When Guster made its debut on the music scene in the ’90s, the Boston-based group emerged and soon became kings of the indie-pop world. Its single “Fa Fa,” off its third studio album “Lost and Gone Forever,” propelled the band to critical acclaim.
Now, just under a quarter century since the group first performed together, the quintet remains an active and influential voice in the industry. Guster currently has a planned stop at Ithaca College on Nov. 3 in Emerson Suites.
Staff Writer Marissa Framarini spoke to Guster’s lead singer and guitarist, Ryan Miller, about the band’s history, its musical influences and its motivation.
Marissa Framarini: What’s different about Guster in its 20-year-long run?
Ryan Miller: Everything, probably — I would hope. We started the band at 18, and we’re now all going on 40. The better question is, “What’s the same?” I think the only thing that is similar to where we started is our sense of melody, our instrumentation and personnel. The three of us that started are still in the band, and that’s probably about it. Same dudes with a similar sound.
MF: Why have you guys decided to maintain such a liberal taping policy that allows users to tape and trade away your music, so long as it’s not for profit?
RM: I don’t want to say that all music should be free, but it definitely has helped the band. I think the policy speaks for our willingness and belief as a band to make music available, especially when we first started. Allowing people access to your music for a low cost, or nothing at all, helps the spread of music.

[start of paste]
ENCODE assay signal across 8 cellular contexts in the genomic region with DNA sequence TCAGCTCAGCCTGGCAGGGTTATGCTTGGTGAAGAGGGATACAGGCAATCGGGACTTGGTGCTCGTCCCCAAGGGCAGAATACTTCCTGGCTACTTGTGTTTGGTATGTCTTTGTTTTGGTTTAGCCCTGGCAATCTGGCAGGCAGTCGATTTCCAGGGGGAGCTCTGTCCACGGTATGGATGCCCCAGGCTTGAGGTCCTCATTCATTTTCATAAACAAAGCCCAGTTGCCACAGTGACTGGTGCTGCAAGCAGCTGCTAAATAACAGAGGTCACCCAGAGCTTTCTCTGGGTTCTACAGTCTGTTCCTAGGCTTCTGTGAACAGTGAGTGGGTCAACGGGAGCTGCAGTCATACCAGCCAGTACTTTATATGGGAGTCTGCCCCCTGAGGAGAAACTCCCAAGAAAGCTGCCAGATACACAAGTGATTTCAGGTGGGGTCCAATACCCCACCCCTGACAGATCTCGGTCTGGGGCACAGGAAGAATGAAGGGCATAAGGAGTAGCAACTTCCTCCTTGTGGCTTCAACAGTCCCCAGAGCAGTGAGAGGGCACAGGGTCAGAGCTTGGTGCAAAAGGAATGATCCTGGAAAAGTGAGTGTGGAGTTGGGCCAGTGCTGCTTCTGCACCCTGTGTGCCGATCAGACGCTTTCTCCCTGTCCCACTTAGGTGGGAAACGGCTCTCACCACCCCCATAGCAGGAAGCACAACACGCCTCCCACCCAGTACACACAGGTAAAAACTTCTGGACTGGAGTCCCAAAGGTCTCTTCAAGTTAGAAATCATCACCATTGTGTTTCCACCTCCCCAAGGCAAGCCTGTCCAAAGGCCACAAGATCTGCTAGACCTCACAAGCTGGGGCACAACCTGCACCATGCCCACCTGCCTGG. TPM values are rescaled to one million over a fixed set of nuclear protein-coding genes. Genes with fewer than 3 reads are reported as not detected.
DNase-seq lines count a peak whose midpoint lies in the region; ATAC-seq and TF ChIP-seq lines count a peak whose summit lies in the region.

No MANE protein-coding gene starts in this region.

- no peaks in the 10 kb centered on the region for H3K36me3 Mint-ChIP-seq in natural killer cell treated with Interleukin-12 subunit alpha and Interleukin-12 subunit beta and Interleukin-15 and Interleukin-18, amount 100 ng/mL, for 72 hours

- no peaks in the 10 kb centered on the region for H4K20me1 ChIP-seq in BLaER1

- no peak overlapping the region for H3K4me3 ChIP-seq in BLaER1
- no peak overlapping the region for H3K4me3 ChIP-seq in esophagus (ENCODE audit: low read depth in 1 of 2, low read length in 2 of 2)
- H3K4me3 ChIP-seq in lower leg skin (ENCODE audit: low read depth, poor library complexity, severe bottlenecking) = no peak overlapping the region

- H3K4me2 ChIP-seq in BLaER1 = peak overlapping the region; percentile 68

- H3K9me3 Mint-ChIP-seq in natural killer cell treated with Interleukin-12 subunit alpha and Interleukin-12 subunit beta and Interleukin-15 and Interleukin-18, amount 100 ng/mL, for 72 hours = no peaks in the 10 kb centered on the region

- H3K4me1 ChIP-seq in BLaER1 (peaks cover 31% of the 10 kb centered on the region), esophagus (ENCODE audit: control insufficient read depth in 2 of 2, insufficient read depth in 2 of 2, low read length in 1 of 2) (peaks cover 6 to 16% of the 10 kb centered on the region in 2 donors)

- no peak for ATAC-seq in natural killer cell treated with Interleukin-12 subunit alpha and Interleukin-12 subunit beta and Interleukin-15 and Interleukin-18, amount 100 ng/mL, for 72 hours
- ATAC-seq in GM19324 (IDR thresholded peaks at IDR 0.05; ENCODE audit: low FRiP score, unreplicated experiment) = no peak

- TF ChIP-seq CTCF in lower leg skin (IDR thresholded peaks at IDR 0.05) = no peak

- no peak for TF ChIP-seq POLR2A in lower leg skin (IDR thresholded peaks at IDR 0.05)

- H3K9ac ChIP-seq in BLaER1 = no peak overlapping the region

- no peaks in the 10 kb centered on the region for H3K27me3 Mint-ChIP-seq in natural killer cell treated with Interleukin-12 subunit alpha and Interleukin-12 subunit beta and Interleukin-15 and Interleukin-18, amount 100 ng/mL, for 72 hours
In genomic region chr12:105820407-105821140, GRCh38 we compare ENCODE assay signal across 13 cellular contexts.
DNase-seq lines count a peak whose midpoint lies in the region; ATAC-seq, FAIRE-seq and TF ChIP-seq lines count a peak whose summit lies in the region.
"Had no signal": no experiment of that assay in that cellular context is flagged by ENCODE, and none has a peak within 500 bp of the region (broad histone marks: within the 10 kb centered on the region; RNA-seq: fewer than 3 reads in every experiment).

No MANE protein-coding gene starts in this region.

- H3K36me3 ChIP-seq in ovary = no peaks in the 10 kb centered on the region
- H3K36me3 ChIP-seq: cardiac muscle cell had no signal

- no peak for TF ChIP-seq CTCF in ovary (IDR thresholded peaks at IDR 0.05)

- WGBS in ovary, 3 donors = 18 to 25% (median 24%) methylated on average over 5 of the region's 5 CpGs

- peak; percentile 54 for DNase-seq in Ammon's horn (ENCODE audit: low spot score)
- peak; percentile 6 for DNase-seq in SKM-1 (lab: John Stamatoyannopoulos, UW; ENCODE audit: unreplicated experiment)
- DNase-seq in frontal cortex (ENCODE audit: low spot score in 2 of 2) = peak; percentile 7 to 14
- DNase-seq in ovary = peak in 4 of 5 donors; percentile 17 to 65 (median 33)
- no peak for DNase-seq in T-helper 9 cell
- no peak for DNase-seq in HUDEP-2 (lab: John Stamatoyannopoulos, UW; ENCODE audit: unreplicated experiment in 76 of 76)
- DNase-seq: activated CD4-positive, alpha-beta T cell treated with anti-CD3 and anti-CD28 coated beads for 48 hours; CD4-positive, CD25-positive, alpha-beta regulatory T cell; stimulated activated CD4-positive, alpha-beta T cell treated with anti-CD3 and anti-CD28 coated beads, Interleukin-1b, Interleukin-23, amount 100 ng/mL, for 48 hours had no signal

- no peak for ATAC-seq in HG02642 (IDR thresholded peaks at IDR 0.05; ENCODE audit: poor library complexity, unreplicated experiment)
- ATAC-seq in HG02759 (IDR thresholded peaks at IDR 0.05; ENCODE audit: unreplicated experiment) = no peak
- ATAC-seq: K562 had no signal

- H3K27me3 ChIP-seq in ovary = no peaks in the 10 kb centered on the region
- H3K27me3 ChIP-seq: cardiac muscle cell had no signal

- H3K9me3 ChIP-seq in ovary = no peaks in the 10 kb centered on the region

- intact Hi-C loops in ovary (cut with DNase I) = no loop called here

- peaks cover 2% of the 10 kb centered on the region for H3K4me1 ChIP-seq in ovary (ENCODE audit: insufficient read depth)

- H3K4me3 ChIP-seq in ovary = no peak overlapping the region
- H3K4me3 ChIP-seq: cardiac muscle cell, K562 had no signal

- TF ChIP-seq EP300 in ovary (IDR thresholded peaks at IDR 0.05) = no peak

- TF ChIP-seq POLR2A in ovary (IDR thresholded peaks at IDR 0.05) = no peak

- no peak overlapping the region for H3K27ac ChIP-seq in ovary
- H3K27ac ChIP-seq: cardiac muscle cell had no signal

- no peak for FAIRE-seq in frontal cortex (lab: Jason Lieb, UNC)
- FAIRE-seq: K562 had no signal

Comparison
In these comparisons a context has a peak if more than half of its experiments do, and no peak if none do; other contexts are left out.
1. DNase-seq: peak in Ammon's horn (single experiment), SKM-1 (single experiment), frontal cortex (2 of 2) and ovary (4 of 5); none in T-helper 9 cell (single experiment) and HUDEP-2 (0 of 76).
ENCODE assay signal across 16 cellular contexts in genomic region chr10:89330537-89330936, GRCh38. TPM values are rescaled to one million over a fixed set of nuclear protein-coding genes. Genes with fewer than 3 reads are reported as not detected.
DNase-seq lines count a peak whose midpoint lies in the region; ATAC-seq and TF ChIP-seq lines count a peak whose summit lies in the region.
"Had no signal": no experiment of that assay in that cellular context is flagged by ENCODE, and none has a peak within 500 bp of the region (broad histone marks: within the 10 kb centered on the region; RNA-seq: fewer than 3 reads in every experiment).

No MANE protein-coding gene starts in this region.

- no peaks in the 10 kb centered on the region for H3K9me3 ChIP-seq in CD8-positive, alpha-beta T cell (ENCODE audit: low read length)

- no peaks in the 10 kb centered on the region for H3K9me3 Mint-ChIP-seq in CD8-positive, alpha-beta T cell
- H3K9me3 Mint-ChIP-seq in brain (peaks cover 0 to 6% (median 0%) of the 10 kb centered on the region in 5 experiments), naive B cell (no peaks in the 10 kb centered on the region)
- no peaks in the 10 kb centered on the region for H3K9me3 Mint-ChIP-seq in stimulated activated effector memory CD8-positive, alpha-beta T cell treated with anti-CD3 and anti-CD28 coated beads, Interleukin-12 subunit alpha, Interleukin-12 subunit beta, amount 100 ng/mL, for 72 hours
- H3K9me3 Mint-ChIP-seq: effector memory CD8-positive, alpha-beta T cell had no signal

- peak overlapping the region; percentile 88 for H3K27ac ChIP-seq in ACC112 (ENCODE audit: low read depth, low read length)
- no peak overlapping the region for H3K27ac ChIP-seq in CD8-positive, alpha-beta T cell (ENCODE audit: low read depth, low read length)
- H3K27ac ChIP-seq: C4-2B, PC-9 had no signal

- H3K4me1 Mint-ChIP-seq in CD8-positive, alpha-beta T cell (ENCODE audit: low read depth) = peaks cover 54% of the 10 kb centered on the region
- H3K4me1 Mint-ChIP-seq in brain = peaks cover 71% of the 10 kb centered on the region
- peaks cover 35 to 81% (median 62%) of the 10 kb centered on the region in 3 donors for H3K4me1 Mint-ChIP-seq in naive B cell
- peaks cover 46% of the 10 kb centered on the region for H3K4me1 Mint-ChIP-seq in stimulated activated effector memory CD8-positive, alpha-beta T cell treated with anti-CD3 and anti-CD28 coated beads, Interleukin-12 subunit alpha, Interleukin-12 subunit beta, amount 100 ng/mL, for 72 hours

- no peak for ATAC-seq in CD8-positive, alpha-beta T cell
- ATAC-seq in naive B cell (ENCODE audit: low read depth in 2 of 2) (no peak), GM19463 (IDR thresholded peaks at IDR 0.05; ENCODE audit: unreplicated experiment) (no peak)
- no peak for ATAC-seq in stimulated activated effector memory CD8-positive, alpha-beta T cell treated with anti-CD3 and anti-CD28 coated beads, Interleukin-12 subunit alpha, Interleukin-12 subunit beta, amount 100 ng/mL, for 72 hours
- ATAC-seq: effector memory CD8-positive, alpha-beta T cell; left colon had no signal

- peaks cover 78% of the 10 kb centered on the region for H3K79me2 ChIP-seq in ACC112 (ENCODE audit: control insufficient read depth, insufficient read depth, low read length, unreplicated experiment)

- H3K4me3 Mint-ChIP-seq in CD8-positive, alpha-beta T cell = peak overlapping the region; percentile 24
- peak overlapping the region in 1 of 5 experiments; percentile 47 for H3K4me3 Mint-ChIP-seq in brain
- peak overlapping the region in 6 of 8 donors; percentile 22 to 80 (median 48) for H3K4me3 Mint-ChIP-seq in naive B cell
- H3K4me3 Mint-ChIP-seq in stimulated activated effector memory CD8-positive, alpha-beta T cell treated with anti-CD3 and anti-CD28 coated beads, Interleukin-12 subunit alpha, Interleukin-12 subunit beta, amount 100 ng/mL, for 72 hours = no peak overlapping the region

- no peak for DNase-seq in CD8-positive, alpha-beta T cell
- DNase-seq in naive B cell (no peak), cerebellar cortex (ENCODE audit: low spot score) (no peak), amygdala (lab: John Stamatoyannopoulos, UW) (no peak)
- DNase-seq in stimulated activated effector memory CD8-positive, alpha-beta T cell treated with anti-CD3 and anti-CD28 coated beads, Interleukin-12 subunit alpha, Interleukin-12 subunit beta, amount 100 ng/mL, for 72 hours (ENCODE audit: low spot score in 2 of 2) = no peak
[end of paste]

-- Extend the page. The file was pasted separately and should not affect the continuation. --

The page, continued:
MF: Who and what have been your biggest musical influences?
RM: There’s definitely been a line of bands that have held careers outside of the mainstream spectrum that have been influences in terms of, “Yeah, you can do this,” or, “You don’t have to be a jam band.” Musically, though, I think it’s all over the place. We’re really up on contemporary artists and a lot of music coming out today that definitely influences what we’re doing now. Then there are bands that we go back to and listen to that are huge for us, like The Band, The Kinks, Harry Nilsson, Wilco and The Shins. We all listen to a lot of music, and we all keep an open mind, and I think a lot of those influences make a way into our music in some way.
MF: You’ve done many covers of songs. How do you choose them?
RM: It’s usually songs that we like. Well, it depends. If Brian [Rosenworcel, drummer of the band] is singing, we choose a song that we all hate the most, and if it’s not Brian singing, it’s a song we believe we can have a fresh perspective on and that we can learn by trying to do it as an exercise in songwriting.
MF: What other plans do you have with the band besides the show at the college?
RM: We’re working towards a record, so right now we’re just getting a bunch of songs together, and I think we’re going to start recording at the beginning of next year. We also generally try to play a few shows Thanksgiving weekend at the Beacon Theatre in New York City, which is kind of our home court, and that weekend has always been very great for us. We’re going to try and resurrect the concept of album shows, where you play an album through in its entirety, which I think can be really interesting. We have so many records, so we’re going to do “Keep It Together” on Saturday [Nov. 30] at the Beacon and “Parachute,” which is our first record, on Sunday [Dec. 1].
MF: What can we expect from your upcoming show at the college?
RM: You know, a bunch of dudes in their 40s playing musical instruments.